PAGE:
- Great Grandmama Mary Ann Francis Evans who married George Robinson.
Mary Jane's mother Mary Ann Evans was born in Haverford West, Wales - the only piece of family history known of her.
My Welsh ancestry begins with grandmother Mary Jane who was the daughter of Mary Anne Francis Evans, herself the daugher of David and Gwenllian Evans and born in Haverfordwest, Wales. (Note: I had a great deal of fun searching the physical records at Haverfordwest on my journey there in 2009, and finding a missing piece of the puzzle, her parents' names. I'll need to dedicate another posting to Great Grandmama Mary Ann Evans when I know more of her life.)
Mary Jane Robinson was born in Bath, Avon, Somerset (see map above). This area of England is famous for its main city of Bath an elegant and much sought after residential area in modern times. The circus at Bath, a semi-circular row of terraced apartments, feature often in the TV program, Location, Location, Location. At the time of the 1891 census Mary Jane was employed as a servant (a lady's maid) in a boarding house in Lambeth Parish. I have an image of what the working day of a maid would have been in the late 19th century - I've watched 'Upstairs and Downstairs' on TV. However to get a better image of what my Grandmother Mary Jane would have been doing as maid in Walcott, Bath I will need to do some further history research.
Mary Jane married Charles Harry Newland Cutting, a plumber, on the 16 June 1901 in Enfield. Enfield Town used to be a small market town on the edge of the forest about a day's travel north of London. As Greater London has grown, Enfield Town and its surrounds have become a residential suburb, with fast transport links into central London. The following is the coat of arms for Enfield.
Mary and Charles had seven children, one of the whom, the second eldest was my mother, Winifred Edith Cutting born in 1903. Mary also gave birth to triplets Violet, Ronald and Harry. Sadly Harry died at the age of 2 from pneumonia.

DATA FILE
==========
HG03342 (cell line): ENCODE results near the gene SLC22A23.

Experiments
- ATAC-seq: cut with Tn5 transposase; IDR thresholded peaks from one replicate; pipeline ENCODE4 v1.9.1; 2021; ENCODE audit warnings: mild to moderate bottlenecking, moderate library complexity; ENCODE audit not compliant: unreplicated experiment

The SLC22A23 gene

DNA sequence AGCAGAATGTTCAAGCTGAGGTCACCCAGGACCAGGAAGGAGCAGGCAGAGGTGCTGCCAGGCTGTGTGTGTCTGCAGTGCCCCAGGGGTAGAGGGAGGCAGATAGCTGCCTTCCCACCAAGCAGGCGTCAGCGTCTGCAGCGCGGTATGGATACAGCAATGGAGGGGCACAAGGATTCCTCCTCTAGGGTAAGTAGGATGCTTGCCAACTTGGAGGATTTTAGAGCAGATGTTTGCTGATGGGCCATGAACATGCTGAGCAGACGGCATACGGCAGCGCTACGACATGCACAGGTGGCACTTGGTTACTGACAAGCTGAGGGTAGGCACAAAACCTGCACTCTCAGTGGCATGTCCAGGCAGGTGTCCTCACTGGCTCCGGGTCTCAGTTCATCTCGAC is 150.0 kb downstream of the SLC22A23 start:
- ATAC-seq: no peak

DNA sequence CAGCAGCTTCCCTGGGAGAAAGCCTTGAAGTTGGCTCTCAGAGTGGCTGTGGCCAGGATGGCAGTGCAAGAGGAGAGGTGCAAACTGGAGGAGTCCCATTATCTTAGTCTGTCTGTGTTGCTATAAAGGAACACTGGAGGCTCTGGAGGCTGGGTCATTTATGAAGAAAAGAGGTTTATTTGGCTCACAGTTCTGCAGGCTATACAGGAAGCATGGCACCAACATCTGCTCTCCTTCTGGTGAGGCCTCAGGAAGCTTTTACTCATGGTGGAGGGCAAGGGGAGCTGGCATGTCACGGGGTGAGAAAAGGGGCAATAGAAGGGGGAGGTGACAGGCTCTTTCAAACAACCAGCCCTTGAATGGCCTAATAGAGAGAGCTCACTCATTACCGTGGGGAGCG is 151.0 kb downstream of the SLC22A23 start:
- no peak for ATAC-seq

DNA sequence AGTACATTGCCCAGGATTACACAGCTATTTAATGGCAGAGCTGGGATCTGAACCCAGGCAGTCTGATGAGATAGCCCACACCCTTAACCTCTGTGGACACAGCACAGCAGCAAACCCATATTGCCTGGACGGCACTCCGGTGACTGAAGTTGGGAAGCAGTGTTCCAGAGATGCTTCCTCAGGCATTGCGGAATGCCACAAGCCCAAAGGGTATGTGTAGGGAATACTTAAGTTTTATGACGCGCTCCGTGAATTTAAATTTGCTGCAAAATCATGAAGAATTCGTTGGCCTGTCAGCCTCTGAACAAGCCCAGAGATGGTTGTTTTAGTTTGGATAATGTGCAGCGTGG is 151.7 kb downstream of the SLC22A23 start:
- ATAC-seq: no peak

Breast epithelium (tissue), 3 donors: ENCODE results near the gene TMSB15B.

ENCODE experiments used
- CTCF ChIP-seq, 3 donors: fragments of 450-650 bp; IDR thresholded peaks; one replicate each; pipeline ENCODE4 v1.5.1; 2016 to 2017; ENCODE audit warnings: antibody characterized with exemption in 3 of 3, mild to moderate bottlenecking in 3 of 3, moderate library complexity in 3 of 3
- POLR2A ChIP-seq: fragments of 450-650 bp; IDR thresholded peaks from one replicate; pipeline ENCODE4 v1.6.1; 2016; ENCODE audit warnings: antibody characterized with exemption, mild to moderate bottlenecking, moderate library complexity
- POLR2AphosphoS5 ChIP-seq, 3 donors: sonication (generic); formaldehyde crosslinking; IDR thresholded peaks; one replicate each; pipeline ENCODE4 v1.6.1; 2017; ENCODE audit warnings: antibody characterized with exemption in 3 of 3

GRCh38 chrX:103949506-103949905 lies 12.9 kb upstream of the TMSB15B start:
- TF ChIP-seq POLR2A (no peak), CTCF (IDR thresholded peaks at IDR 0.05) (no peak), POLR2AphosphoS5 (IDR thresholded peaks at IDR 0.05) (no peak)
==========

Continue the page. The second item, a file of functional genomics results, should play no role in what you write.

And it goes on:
I don't remember anything of my grandmother Mary Jane; we immigrated to Australia in 1948 and I had no contact with her. I imagine my mother wrote to her on occasions but none of this was shared with me, the youngest of her six children. There are no records of her life other than memories, so I have written to my brother and sister to get their memories of Grandmother Mary Jane Robinson.
Mary Jane died at the age of 82 in 1954 in Kingston, Surrey. A fact I was vaguely aware of as a child of 9. Our family had emigrated to Australia 10 years earlier and as I was only 4 at the time sailing, I have no memories of her. In her lifetime, Mary Jane, would have witnessed some amazing industrial changes in England and lived through two World Wars. I wonder what life was like for her in the late 19th century while she was growing up, and then during the 47 years she was married to my grandfather, Charles Harry Newland Cutting. He died in 1950 so she would have spent the last four years of her life grieving for him.
If it wasn't for these three ladies, Great Grandmama Hall, Grandma Wright and Grandma Robinson then the rest of our recent history would not have happened. I am also grateful to these three in particular for their strength of character, their courage and the care they shared for their families.